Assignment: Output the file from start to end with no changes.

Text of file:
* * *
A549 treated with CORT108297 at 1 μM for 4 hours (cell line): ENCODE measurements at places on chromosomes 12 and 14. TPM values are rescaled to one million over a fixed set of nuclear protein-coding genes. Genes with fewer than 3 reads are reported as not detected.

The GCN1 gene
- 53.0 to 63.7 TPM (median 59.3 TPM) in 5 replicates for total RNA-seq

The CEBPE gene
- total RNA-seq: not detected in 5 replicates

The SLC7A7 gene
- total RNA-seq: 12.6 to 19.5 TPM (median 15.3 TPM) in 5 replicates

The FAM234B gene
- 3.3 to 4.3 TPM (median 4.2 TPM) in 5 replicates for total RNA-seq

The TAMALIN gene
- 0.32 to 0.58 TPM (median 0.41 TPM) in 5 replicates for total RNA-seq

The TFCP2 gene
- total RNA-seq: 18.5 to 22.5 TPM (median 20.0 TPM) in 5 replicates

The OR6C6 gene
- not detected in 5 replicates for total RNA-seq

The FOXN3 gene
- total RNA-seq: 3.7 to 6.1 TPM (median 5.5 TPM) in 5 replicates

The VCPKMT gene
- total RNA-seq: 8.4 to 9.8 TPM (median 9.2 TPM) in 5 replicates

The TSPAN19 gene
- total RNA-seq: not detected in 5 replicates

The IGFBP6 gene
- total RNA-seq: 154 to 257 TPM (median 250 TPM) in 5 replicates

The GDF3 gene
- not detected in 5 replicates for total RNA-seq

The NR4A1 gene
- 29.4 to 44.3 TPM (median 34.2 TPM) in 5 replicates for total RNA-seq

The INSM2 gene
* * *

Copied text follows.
A549 treated with CORT108297 at 1 μM for 4 hours (cell line): ENCODE measurements at places on chromosomes 12 and 14. TPM values are rescaled to one million over a fixed set of nuclear protein-coding genes. Genes with fewer than 3 reads are reported as not detected.

The GCN1 gene
- 53.0 to 63.7 TPM (median 59.3 TPM) in 5 replicates for total RNA-seq

The CEBPE gene
- total RNA-seq: not detected in 5 replicates

The SLC7A7 gene
- total RNA-seq: 12.6 to 19.5 TPM (median 15.3 TPM) in 5 replicates

The FAM234B gene
- 3.3 to 4.3 TPM (median 4.2 TPM) in 5 replicates for total RNA-seq

The TAMALIN gene
- 0.32 to 0.58 TPM (median 0.41 TPM) in 5 replicates for total RNA-seq

The TFCP2 gene
- total RNA-seq: 18.5 to 22.5 TPM (median 20.0 TPM) in 5 replicates

The OR6C6 gene
- not detected in 5 replicates for total RNA-seq

The FOXN3 gene
- total RNA-seq: 3.7 to 6.1 TPM (median 5.5 TPM) in 5 replicates

The VCPKMT gene
- total RNA-seq: 8.4 to 9.8 TPM (median 9.2 TPM) in 5 replicates

The TSPAN19 gene
- total RNA-seq: not detected in 5 replicates

The IGFBP6 gene
- total RNA-seq: 154 to 257 TPM (median 250 TPM) in 5 replicates

The GDF3 gene
- not detected in 5 replicates for total RNA-seq

The NR4A1 gene
- 29.4 to 44.3 TPM (median 34.2 TPM) in 5 replicates for total RNA-seq

The INSM2 gene